It is a common misconception that every consumer has a universal credit score that banks and lenders consult when deciding whether to offer you one of their products.
The truth is that each application for credit is assessed individually by the lender using a set of criteria that is different for every institution. Being rejected by one company does not necessarily mean that you will be rejected by others, and there is no such thing as a credit 'blacklist'.
If you are planning to apply for a credit card, loan, mortgage or some other form of financing in the near future, it is important to understand how your credit rating works and how you can improve it.
Why is my credit score important?
Your credit score - or the score you are likely to receive when banks are deciding whether to lend to you - is hugely significant because it has an impact on what could be very important steps in your life, such as taking out a mortgage or getting a loan for a big purchase.
As well as guiding a lender's decision to accept or reject your application, your credit rating could determine factors such as how much you are allowed to borrow and how much interest you pay.
A borrower who achieves a high credit score and is consequently deemed low risk is much more likely to be offered a higher amount and a more attractive rate.
What impacts my credit score?
While every lender is different in its approach to scoring credit applications, there are some universal factors that will impact your likelihood of being accepted, ranging from minor details to major problems.
One thing that is likely to set alarm bells ringing for lenders is if you already have a lot of outstanding debt. If you are in the process of trying to pay off existing loans or credit cards, a bank could well decide that you do not have the financial capacity to borrow more.
Credit providers will also look at how well you have kept to previous repayment plans. Any missed or late payments on everything from mortgages and personal loans to gas and electricity bills will remain on your record for six years.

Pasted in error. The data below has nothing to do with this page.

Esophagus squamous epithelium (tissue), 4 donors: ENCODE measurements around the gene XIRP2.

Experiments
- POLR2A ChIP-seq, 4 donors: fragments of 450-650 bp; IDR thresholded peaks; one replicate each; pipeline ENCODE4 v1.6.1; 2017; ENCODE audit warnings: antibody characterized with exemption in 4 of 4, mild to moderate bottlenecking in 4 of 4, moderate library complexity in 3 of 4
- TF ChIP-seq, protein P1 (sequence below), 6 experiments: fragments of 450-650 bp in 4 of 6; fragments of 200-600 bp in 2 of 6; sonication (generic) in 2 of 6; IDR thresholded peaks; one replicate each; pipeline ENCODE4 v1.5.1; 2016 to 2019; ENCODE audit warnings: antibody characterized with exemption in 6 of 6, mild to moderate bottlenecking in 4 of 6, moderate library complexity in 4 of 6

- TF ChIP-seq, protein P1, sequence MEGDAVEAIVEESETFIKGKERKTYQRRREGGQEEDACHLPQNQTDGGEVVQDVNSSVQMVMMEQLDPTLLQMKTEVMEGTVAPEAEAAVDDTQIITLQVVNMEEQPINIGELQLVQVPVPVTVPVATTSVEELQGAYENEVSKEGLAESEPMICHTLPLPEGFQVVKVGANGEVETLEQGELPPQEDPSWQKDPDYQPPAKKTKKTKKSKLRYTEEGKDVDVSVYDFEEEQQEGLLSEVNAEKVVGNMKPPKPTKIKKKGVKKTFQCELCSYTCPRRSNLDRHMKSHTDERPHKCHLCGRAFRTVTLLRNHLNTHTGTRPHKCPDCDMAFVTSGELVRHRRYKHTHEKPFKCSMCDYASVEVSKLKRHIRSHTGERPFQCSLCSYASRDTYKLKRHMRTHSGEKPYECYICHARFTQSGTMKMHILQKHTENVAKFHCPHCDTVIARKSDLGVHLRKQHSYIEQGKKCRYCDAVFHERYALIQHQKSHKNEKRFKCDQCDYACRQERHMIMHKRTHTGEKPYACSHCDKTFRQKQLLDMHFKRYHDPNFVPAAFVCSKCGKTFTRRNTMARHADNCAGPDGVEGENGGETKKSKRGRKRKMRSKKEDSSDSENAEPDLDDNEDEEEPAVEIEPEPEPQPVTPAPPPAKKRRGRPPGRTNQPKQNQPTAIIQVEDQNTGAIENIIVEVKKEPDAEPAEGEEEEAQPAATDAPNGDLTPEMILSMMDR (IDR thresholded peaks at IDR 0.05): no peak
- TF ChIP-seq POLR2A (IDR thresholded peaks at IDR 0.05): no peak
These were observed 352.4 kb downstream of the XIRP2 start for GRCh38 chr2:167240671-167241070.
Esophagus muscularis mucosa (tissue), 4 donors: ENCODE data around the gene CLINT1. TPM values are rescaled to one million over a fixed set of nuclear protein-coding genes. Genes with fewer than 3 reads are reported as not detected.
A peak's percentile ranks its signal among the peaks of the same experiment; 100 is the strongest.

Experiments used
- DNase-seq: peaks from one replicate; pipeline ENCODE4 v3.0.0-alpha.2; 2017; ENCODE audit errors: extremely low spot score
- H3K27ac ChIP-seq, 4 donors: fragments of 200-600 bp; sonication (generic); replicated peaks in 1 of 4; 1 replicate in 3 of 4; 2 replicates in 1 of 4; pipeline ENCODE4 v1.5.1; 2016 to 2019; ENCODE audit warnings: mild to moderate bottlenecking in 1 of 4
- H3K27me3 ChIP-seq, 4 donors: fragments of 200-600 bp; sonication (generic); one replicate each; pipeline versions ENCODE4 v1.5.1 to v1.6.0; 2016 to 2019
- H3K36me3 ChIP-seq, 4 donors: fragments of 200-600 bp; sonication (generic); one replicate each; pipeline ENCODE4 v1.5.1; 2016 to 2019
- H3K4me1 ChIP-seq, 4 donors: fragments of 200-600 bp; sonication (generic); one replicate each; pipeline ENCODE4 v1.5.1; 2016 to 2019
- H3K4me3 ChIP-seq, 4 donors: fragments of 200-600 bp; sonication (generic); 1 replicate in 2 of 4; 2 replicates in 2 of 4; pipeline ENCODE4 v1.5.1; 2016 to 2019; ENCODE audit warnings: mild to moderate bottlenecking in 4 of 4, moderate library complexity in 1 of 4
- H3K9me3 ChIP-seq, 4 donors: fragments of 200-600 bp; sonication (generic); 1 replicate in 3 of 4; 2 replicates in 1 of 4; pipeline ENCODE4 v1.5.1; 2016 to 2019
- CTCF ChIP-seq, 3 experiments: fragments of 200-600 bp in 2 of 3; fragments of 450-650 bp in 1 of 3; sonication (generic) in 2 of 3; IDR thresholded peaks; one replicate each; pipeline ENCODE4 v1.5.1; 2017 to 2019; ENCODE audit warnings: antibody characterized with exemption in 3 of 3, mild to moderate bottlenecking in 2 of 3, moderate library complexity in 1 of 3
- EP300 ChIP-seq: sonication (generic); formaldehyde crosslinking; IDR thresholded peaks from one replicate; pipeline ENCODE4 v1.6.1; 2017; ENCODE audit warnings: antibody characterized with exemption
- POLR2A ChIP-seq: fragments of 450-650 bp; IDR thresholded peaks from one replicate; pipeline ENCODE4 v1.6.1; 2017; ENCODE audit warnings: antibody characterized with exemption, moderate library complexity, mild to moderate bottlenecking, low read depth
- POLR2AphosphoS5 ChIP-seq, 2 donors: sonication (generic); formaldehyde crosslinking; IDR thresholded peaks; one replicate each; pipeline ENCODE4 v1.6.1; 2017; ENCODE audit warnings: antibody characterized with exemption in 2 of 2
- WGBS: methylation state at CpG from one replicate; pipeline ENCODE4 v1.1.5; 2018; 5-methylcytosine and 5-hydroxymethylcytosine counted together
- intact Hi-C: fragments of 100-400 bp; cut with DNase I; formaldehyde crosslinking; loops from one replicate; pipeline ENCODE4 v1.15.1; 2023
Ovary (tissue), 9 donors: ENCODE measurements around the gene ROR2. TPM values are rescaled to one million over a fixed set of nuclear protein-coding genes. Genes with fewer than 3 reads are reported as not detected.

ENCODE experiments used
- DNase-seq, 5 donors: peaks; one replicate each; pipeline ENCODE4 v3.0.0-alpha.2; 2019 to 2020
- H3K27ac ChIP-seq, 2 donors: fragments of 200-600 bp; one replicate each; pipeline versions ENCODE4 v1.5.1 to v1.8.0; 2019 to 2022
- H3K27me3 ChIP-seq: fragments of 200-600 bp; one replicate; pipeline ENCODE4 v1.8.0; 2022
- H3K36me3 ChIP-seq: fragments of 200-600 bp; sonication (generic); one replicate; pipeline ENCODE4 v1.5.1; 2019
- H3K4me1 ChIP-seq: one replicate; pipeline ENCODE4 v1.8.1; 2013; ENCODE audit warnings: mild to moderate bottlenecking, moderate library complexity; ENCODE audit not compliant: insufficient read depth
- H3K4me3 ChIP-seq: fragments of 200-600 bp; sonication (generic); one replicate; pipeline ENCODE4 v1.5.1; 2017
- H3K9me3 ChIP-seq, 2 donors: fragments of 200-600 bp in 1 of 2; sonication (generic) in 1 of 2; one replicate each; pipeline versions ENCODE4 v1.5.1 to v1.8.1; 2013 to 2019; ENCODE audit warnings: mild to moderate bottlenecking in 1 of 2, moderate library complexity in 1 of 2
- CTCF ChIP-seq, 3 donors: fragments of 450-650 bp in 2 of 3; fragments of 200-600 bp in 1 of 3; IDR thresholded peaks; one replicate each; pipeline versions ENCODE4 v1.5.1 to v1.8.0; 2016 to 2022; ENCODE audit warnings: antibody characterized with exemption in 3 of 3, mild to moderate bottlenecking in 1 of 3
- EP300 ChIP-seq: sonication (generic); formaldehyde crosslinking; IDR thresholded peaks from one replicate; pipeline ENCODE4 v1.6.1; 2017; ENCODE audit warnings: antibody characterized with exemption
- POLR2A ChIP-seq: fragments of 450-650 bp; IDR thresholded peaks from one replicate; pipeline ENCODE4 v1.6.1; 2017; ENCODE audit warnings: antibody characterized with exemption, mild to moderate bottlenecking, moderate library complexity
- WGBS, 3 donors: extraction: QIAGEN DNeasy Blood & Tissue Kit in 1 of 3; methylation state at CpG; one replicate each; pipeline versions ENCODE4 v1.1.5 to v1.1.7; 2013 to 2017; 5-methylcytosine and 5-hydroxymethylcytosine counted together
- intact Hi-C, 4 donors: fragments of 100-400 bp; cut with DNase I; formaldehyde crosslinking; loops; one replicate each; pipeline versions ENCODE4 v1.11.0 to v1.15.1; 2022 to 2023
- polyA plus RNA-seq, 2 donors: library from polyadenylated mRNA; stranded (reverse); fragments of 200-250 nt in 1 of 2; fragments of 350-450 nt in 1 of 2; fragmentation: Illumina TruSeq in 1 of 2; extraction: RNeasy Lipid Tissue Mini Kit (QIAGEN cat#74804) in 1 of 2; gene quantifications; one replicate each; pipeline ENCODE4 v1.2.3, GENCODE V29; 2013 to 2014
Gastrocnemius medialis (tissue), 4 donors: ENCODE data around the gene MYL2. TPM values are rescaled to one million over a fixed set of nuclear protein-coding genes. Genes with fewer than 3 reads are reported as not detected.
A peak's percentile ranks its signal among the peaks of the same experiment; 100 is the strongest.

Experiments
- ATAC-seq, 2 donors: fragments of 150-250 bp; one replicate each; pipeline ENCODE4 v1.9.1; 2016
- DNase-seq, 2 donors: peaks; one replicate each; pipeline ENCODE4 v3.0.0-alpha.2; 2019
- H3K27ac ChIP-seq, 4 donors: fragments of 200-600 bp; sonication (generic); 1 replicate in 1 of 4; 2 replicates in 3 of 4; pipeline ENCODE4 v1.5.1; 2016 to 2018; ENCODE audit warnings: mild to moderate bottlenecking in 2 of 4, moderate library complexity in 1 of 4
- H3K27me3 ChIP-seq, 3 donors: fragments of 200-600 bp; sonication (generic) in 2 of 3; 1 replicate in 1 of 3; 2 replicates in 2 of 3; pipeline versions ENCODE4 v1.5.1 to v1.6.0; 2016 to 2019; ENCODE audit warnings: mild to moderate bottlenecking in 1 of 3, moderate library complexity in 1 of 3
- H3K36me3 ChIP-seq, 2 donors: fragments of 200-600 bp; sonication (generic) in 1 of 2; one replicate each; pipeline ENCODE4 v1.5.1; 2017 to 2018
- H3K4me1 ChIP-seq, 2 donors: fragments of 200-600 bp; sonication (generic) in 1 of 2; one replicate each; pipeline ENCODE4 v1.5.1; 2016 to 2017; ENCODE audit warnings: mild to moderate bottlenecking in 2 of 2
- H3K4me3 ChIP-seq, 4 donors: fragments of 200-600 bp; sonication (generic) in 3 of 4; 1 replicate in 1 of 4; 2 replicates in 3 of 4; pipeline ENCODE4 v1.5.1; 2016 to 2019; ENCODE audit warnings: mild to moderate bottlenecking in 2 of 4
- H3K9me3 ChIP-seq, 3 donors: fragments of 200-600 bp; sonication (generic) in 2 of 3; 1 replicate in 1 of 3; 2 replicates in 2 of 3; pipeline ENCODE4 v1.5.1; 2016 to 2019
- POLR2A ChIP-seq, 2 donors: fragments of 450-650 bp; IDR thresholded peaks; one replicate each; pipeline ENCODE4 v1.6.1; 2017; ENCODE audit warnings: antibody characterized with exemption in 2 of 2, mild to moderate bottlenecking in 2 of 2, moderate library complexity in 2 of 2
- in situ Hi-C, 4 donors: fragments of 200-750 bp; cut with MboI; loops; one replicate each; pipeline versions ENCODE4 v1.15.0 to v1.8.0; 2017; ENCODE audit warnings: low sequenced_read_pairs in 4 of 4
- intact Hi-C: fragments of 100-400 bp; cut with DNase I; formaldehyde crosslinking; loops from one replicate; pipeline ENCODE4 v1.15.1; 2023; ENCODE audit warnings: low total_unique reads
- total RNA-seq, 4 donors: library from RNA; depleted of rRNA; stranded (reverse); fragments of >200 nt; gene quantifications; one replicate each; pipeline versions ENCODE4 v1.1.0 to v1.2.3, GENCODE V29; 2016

Would-be borrowers should also avoid making lots of applications in a short space of time, as this suggests you are desperate to obtain credit and might be in some financial difficulty.
There are some major factors that are likely to result in instant rejection from most lenders, such as county court judgements for an unpaid bill, which will stay on your file for six years.
Your score is also likely to be affected if you have lots of open credit card accounts that you never use, if you have changed address regularly, or if you are financially associated - through a joint bank account, for example - with someone who has a poor credit history.
How can I improve my credit score?
The good news is that there are many ways to improve your credit score. Start with some basic steps, one of the first of which should be to check your credit report.
You have a legal right to see your file for £2, something you can do online with Equifax, Experian or Callcredit. Experian and Equifax offer three 30-day trials of their credit report service, but you will be charged if you forget to cancel before the end of the first month.
If you spot any mistakes on your file, contact the lender the error relates to, or get in touch with the credit reference agency to raise your concerns. You are entitled to add a 'notice of correction' to your report explaining your side of any matters that could have an impact on your credit rating.
Another basic necessity is getting yourself on the electoral register, as lenders use this information to verify your identity. If you are unsure about whether you are on the register, check with your local council.
You should also cancel unused credit cards and ensure that basic personal details, such as your address and phone number, are consistent across any accounts and financial products in your name.
Consumers taking a long-term view to improving their credit rating can ensure they keep to repayment plans for any existing products and pay off outstanding debts as promptly as possible.
It is also possible to take out credit or prepaid cards specifically designed to improve your credit score, although these will charge fees and potentially high rates of interest.
One route that should absolutely be avoided is using a credit repair company, as these firms charge you for completing tasks that you can do yourself for free.
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